We know that dogs have the same complex brain structures as humans, including those responsible for emotions. Their consciousness undergoes the same chemical changes and is filled with the same hormones as our own during emotional states.
Dogs experience many of the same emotions as young children, but never progress to the more complex feelings of shame, pride, guilt, or contempt. These emotions develop later in a child’s life and require elements of learning that dogs are not capable of.
Can dogs understand and process human emotions?
Dogs not only recognize the visual cues of human emotion, but they also hear the difference between joy and distress in our voices.
Many dogs are very sensitive to the moods of family members. However, there is an important difference between associative behavior, such as learning to respond correctly to an angry voice, and recognizing a range of very different signals that together indicate the emotional arousal of another person.
Does your dog love you?
Our dogs really do love us. There is an “oxytocin-eye positive loop” that occurs when dogs make eye contact with their owners. This is most often used by babies and young mothers to cement their bond.
In addition to increasing oxytocin levels when looking at a loved one, the reward center in a dog’s brain also lights up when it catches the scent of its owner.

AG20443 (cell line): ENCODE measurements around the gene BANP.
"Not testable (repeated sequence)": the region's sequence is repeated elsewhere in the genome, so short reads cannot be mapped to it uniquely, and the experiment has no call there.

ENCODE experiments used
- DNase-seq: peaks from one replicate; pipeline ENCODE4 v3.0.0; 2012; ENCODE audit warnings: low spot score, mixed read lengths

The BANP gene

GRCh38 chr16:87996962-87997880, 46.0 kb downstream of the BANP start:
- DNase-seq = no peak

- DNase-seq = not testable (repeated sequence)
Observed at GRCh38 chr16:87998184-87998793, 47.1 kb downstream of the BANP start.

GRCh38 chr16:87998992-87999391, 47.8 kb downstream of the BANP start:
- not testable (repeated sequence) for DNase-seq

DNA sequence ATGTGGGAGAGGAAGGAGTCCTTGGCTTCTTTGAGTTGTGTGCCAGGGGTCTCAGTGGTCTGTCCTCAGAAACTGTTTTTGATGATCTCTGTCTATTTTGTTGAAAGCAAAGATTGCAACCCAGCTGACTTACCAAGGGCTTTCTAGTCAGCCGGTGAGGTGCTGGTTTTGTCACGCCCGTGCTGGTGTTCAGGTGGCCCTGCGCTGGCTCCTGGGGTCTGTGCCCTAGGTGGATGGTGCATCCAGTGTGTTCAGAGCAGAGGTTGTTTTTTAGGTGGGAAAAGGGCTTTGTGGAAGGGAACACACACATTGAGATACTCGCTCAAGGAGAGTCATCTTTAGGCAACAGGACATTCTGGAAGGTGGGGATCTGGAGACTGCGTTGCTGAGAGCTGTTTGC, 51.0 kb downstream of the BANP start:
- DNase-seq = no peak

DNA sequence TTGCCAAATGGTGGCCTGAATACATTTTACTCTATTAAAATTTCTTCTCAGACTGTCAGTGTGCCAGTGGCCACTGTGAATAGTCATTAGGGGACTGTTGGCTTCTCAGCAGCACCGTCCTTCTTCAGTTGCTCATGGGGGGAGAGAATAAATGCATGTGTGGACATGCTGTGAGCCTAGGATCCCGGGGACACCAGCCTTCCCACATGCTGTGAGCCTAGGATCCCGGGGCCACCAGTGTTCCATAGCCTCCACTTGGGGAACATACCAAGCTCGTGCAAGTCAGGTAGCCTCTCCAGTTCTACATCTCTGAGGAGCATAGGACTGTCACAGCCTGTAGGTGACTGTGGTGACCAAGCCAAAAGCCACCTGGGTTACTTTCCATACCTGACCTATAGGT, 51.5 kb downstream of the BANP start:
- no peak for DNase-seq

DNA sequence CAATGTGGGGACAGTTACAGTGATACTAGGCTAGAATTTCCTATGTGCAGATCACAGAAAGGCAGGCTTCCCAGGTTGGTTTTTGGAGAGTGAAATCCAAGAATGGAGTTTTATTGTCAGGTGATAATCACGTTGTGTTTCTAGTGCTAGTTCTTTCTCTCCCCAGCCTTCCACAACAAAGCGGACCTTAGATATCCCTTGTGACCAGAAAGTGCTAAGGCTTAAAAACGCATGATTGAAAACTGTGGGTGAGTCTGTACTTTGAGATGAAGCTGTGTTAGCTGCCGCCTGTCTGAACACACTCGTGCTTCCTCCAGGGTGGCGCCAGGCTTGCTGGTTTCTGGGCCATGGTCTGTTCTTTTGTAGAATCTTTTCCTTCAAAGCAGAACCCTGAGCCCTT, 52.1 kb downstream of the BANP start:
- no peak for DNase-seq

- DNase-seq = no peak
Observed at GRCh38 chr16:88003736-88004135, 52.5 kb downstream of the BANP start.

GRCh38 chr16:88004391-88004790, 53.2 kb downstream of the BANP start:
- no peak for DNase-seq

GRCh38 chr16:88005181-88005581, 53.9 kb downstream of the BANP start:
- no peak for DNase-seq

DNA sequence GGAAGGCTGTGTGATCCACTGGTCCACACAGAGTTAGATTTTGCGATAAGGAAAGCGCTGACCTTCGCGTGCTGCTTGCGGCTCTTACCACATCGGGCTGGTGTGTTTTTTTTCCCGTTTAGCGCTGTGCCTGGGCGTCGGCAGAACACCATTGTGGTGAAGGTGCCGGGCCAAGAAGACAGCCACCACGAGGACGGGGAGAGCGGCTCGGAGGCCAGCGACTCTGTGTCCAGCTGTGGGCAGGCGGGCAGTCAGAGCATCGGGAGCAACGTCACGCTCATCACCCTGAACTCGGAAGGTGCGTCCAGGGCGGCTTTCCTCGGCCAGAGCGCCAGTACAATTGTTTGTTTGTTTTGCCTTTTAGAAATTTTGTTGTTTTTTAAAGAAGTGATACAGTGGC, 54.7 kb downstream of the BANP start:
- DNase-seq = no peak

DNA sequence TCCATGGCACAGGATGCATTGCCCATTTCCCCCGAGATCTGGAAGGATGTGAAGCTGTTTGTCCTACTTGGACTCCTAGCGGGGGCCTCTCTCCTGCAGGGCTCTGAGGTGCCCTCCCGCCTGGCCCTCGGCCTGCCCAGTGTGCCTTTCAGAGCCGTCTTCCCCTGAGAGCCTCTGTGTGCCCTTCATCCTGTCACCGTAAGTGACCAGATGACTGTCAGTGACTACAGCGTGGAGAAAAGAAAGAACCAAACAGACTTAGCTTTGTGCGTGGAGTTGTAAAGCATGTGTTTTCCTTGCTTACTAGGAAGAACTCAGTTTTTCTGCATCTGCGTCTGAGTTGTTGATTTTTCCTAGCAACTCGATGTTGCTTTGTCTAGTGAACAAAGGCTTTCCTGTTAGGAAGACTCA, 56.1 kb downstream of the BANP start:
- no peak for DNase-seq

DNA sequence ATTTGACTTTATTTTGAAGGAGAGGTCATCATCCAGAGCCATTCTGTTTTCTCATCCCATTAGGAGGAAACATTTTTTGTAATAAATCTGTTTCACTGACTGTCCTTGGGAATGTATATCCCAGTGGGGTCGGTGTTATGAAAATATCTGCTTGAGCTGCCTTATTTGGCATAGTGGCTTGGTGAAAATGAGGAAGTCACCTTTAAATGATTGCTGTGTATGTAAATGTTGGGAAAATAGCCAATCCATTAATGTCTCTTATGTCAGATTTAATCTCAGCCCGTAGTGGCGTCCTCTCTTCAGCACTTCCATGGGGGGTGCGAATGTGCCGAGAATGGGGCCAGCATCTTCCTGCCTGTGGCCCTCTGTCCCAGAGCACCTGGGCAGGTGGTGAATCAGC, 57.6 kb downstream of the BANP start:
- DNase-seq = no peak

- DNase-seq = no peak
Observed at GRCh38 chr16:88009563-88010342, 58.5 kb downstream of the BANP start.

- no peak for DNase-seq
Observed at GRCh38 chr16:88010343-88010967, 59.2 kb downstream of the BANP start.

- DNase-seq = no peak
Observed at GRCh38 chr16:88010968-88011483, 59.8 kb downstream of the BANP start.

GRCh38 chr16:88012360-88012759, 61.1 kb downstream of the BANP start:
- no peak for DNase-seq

Finally, there are behavioral signs, such as running to their owner for comfort when they are frightened, which other animals rarely do.
How do dogs show their love?
Your dog shows his love for you every day. Domestic dogs have evolved to look us in the eye. It has become a way of strengthening the human-animal bond.
Dogs who sleep with their owners have accepted them as “members of the pack.” This is the ultimate sign of trust, as dogs are at their most vulnerable when sleeping.
Dogs that lean their bodies against humans during the day are looking for affection and reassurance. In this way, they think they are cuddling us.
Does your dog think of you when you’re not there?
The bond between human and dog leads to the formation of lasting memories. Many animals have experienced anxiety due to long absences from their owners. Dogs have very specific memories. They recognize people. There is a lot built into this relationship of care, love and affection. If a dog leaves its caregiver for an extended period of time, it is likely to experience grief. Even if you are only away for a few hours, your dog is probably thinking about you as much as you are about her.
Does your dog feel guilt or shame?
Many people claim that their dog shows signs of guilt after tearing up furniture or going to the bathroom indoors. However, what they actually see is a more basic emotion: fear. Dogs are not capable of feeling guilt or shame. Instead, they read the signs of frustration and anger in their owners and respond with anxiety.
Does your dog hold a grudge?
Contempt is not part of a dog’s capabilities. Dogs make social and emotional assessments of people regardless of their immediate interest.
How can you show your dogs that you love them?
Once you understand what emotions dogs experience and how they process them, you can better recognize the subtle signs of their love and affection.
If you have questions, contact a licensed health care provider for an ESA letter